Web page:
For Reel


Gambling Lady (1934)
July 18, 2012, 10:02 pm
Filed under: Reviews | Tags: , ,

Director: Archie Mayo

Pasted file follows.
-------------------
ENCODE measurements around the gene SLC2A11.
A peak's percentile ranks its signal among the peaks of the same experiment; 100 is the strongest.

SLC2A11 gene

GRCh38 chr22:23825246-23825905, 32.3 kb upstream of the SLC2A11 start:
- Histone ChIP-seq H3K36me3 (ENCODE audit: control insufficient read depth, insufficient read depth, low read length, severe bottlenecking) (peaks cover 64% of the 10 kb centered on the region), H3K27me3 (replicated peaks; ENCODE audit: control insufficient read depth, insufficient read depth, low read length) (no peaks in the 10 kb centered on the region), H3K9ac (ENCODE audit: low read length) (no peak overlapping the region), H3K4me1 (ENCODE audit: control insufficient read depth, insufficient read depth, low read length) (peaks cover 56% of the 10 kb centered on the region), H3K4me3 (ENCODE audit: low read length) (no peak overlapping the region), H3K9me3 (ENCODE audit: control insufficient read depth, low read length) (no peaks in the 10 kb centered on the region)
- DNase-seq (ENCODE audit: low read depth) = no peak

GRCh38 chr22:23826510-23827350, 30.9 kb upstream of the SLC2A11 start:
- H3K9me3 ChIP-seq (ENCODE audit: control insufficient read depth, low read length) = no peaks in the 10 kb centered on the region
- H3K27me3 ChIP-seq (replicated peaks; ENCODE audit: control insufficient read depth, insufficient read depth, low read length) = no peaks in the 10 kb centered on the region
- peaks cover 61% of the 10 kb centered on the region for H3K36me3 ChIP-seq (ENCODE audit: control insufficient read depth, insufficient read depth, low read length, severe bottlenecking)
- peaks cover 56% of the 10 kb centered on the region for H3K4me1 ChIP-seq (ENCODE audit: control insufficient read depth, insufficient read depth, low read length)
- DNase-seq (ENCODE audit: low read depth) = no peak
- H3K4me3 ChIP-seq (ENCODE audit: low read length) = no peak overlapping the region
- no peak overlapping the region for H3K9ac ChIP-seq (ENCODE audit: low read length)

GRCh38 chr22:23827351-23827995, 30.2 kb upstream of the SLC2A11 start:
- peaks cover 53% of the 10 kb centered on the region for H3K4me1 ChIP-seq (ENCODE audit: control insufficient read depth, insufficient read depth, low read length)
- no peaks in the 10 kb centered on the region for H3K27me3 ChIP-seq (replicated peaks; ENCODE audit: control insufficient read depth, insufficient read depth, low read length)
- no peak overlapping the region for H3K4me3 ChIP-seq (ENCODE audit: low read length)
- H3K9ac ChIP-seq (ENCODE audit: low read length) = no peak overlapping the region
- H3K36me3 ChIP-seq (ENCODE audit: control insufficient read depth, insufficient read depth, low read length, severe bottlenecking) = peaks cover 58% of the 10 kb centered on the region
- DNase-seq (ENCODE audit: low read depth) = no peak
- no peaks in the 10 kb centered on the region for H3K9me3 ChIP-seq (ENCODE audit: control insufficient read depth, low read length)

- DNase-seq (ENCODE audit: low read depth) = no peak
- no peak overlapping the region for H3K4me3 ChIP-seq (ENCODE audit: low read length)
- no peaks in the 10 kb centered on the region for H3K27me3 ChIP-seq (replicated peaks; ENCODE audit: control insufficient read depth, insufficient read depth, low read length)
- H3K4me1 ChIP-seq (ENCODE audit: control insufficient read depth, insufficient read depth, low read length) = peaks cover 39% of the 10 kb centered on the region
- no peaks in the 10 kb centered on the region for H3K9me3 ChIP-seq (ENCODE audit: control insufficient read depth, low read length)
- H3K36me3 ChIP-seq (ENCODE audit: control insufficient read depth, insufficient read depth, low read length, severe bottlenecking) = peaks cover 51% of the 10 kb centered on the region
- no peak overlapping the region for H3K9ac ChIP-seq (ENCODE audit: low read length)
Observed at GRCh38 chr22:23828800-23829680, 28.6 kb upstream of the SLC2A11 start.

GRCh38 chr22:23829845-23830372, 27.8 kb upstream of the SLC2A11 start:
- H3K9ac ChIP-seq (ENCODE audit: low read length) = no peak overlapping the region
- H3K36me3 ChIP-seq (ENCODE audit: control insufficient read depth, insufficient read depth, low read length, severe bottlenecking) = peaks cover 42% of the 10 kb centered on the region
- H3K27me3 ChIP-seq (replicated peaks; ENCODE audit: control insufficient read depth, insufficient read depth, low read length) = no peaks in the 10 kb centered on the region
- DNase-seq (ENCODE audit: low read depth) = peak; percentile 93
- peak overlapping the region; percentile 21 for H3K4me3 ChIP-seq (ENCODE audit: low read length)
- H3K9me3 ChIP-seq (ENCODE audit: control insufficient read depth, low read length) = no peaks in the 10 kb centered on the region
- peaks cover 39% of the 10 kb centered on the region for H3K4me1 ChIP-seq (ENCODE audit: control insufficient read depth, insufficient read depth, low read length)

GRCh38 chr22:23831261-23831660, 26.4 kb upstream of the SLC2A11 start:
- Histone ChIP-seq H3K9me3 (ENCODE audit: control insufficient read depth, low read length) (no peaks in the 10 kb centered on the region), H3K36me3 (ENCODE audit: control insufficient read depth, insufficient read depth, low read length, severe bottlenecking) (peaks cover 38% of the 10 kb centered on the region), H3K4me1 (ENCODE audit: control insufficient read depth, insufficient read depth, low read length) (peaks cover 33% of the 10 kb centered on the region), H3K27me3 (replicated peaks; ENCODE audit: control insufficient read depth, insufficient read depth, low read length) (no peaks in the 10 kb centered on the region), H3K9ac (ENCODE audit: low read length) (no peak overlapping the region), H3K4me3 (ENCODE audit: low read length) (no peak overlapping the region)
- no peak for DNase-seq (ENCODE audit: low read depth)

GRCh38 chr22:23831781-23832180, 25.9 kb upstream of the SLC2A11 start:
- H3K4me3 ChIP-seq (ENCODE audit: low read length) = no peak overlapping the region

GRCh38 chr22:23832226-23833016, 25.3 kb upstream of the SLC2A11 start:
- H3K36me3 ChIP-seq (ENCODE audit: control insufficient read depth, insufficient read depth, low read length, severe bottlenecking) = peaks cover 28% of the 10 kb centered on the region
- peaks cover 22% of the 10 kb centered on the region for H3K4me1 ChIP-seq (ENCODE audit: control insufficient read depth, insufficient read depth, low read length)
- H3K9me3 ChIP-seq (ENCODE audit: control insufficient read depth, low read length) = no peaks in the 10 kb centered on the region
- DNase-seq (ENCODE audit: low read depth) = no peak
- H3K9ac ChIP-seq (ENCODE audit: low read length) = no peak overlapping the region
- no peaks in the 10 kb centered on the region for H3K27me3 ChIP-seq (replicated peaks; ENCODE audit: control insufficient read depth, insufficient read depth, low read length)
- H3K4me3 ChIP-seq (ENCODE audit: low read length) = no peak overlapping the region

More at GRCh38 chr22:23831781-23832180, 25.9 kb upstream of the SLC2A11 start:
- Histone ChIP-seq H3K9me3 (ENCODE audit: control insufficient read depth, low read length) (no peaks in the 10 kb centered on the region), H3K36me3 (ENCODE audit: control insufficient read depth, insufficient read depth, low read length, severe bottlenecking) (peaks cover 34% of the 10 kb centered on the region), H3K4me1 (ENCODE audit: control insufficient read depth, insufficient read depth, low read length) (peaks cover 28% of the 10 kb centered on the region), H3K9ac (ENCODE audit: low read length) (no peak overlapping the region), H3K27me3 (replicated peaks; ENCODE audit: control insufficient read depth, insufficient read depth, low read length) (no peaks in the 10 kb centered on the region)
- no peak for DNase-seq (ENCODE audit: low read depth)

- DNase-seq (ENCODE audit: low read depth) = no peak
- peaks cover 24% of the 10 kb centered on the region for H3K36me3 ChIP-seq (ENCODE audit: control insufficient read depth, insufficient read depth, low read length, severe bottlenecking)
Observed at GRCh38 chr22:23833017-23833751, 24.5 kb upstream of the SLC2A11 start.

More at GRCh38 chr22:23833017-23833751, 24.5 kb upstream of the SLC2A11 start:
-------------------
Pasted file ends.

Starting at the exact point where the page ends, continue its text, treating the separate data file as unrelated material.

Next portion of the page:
Joel McCrea and Barbara Stanwyck were paired for the first time as lovers in Gambling Lady, a Warner Brothers pre-Code that examines the uneasy intersection between high and low societies. Stanwyck plays the daughter of an honest gambler who commits suicide rather than turn crooked, and McCrea is a blue-blood who accidentally gets her arrested. Though the proceedings are agreeable and breezy, there is little to distinguish it from the pack – Mayo goes through all of the beats expected of both a crime picture and a romantic melodrama without much thought or visual sophistication. Only Stanwyck’s relationship with older men manages to provide some genuine intrigue. Early on, it’s treated as a surprise to see that the man she has been talking to is her father and not her lover – she calls him Mike, rubs his shoulders, even kisses him on the lips before they part. Once he is dead, she displaces this interest in McCrea’s often present father – just before the credits roll, she embraces McCrea for a kiss, only to reach so far around him that she holds hands with his father, as if suggesting a perverse love triangle.

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